Who Is Funding Campbell Brown's Fight Against Teacher Tenure?

The money behind the successful lawsuit against teacher tenure in California was never a mystery: The bulk of funds came from David Welch, a Silicon Valley entrepreneur, who I've written about here.

But now, as a similar lawsuit moves forward in New York, spearheaded by former CNN anchor Campbell Brown, there are questions and controversies about where the money is coming from. 

While I speculated recently that David Welch's organization, Student Matters, might expand with new funding to finance suits in New York and elsewhere, Welch's outfit doesn't seem to be putting up any money for Brown's suit. (Although he has offered Brown advice, according to an article in the Wall Street Journal.)

So who is? Well, when queried by a reporter for Politico, Brown declined to name the donors to the advocacy group she's started, the Partnership for Educational Justice, except to say that they come from both political parties. 

Carl Korn, a spokesperson for New York State United Teachers, told Politico that PEJ was an "astroturf" group funded by right-wing “extremists," and added that "Campbell Brown ought to disclose her donors who are funding this attack on working people and the rights of teachers... We will vigorously defend due process and seniority rights against these attacks by billionaire hedge fund managers.”

It could literally be years before we know where PEJ's money is coming from. Or perhaps never, given that nonprofits don't have to disclose their funders and there's also no requirement for individuals to publicly disclose where they donate funds, assuming they don't channel those gifts through a foundation. 

In all likelihood, though, the donors behind PEJ—which, by the way, has only four staff, including Brown, and has recruited a pro bono legal team—are the usual suspects. It will be the same donors who give money to pro-charter and ed reform groups, particularly those with a big presence in New York: Teach for America, Achievement First, the New Teacher Project, and so on. (Reshma Singh, the executive director of PEJ, previously worked for both Teach for America and Achievement First.) 

By and large, these donors are not conservative ideologues, as Korn suggests. Many are centrist, and some would even consider themselves progressives. Before David Welch took on the teacher tenure fight, his biggest donations had gone to the Natural Resources Defense Council, a liberal environmental group, and he has never made any political donations to Republican candidates. Many of the donors to Teach for America and Achievement First also donate to organizations that have a progressive agenda.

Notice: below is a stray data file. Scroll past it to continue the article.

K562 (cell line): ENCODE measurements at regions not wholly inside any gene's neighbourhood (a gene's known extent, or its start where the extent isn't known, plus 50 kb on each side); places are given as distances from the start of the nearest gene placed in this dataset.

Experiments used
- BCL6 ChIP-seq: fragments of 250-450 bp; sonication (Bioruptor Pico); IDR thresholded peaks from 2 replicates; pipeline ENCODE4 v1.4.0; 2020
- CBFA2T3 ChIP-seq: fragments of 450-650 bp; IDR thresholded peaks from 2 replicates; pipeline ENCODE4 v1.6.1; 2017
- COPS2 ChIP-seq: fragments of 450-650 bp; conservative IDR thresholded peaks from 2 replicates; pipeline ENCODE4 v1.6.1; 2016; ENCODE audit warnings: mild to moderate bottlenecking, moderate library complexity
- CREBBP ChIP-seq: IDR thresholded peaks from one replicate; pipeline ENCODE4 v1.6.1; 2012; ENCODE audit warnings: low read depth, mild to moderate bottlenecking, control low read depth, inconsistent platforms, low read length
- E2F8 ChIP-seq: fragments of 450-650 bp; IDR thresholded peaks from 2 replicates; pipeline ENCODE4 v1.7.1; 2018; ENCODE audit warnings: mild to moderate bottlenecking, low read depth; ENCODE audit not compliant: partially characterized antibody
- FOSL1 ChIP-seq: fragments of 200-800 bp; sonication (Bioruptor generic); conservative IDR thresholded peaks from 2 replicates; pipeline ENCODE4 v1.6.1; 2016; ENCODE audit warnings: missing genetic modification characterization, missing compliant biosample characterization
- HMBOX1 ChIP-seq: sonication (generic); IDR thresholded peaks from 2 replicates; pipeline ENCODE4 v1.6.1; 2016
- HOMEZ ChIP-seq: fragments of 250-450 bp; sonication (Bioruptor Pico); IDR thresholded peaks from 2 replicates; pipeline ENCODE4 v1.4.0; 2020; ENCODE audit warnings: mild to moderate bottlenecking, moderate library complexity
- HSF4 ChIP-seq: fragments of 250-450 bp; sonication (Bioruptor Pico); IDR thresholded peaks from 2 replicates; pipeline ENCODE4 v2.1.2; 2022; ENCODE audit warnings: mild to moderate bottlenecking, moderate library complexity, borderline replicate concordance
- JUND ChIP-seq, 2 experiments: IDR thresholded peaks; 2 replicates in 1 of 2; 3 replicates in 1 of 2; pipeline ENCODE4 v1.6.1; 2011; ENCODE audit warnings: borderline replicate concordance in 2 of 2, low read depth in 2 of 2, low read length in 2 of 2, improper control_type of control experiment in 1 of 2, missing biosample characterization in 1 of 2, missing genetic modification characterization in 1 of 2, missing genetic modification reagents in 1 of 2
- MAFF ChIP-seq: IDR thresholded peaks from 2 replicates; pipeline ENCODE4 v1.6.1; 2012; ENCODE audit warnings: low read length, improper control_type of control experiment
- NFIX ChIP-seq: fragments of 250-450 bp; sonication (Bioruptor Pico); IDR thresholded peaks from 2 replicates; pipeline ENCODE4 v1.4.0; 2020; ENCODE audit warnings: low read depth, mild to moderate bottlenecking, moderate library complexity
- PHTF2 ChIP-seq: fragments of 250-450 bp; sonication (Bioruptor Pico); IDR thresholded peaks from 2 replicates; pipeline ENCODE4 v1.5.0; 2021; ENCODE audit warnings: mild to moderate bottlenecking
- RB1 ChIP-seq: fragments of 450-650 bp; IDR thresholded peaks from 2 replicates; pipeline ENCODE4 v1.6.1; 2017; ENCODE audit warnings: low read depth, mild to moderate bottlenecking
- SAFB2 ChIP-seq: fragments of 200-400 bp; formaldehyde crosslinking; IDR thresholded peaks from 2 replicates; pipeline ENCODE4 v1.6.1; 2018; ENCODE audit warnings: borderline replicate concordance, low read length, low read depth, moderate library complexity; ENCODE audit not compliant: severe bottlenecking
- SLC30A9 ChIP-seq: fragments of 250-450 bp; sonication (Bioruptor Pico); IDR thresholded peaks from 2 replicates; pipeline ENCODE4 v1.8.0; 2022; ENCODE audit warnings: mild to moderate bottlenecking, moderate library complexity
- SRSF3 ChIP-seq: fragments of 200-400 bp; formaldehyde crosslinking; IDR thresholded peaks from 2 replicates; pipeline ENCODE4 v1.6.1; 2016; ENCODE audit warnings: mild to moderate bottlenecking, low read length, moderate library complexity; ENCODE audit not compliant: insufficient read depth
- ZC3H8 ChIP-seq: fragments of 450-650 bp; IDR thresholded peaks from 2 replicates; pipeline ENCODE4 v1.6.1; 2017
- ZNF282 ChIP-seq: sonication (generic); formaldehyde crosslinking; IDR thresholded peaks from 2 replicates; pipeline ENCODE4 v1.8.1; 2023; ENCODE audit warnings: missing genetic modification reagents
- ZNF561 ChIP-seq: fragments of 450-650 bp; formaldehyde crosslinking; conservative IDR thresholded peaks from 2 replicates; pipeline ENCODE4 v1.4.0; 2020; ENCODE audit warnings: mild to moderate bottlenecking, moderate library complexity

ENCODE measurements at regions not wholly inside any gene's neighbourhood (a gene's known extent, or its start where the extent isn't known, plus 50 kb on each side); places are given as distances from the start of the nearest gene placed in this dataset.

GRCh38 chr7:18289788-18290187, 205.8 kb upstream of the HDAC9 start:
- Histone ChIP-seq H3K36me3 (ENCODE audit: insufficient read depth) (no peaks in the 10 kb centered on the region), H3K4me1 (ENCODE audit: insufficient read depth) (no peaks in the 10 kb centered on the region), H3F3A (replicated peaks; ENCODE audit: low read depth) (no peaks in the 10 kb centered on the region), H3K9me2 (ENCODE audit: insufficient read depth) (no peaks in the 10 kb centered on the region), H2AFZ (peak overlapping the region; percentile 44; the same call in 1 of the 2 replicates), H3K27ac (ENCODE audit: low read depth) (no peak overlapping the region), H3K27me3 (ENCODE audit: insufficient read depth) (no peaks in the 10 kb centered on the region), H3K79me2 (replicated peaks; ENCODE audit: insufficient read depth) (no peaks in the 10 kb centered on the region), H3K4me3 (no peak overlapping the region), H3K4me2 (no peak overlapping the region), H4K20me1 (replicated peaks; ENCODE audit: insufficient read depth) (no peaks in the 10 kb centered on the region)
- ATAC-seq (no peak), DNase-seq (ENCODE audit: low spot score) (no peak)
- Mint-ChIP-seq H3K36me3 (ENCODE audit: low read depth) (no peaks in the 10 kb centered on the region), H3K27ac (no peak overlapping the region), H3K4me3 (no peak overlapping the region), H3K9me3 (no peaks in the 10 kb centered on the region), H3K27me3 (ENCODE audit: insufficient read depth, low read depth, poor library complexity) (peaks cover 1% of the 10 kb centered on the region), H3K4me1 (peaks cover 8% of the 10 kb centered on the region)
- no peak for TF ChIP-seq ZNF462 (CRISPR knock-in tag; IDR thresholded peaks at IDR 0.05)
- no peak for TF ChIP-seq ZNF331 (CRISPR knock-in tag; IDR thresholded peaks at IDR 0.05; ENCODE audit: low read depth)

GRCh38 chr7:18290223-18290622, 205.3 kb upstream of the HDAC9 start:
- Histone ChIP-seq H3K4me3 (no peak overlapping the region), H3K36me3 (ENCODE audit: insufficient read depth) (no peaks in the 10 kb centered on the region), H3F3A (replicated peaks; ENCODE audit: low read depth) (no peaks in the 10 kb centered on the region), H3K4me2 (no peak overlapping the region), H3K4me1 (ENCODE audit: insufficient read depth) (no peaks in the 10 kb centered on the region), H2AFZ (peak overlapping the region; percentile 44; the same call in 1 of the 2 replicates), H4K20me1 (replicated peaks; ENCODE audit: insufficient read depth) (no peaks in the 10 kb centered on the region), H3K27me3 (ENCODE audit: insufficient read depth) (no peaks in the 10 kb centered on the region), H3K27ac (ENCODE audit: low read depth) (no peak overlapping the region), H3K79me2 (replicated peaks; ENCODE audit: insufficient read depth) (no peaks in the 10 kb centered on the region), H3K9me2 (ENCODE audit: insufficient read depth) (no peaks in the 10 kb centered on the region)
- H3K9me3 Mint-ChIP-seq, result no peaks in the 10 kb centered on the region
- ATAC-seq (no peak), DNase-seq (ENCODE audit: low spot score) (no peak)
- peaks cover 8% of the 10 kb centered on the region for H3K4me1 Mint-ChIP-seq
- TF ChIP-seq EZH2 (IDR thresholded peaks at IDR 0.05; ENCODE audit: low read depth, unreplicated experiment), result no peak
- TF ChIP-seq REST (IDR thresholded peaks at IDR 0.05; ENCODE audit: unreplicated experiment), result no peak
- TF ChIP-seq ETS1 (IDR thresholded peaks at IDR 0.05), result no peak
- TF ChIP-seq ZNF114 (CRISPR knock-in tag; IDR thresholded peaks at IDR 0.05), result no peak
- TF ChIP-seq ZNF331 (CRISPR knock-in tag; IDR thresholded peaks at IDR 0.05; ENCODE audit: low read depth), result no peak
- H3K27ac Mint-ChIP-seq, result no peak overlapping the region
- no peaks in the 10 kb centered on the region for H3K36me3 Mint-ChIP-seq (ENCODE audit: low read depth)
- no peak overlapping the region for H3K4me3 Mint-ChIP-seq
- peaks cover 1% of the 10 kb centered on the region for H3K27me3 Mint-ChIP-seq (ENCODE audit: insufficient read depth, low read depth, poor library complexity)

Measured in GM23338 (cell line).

The reflex in today's polarized political climate is to analyze every issue and every funder along a traditional left-right axis. But education reform work defies such analysis and, in particular, has split the Democratic coalition. Going after teacher tenure is likely to be even more popular with some Democrats than promoting charter schools, since the rigid work rules governing teachers strike many people as, well, crazy. 

And, yes, the managerial class that has wealth is likely to be especially open to an appeal by somebody like Campbell Brown to take on tenure, since anybody who has run an organization, whether in business or the nonprofit world, could never imagine having to go through extensive administrative hearings to lay off an employee, being forced to fire the most junior staff first or raising salaries based strictly on seniority. 

But Carl Korn is absolutely right about one thing: Campbell Brown should disclose her donors. As a former journalist, she should value the public's right to know. And doing so would surely reveal a list of donors that contains few surprises. 

One last thought: While the specter of private money seeking changes to public education through litigation may or may not unsettle you, it's definitely not a new tactic in New York State or elsewhere. The Education Law Center, funded by a variety of major foundations, has been using this strategy for many years, and sponsored the Campaign for Fiscal Equity, which challenged how New York finances its public schools. 

Interestingly, ELC also has an Education Justice program, with a website with a very similar URL to PEJ's. You can bet that they'll be some confusion about these two entities in the weeks and months to come. So just to clear: The funders behind the ELC, like the Ford Foundation, are not also behind PEJ. 

See Also:

What's Next for the Tech Philanthropist Targeting Teacher Tenure?

Funding Guide to Charter Schools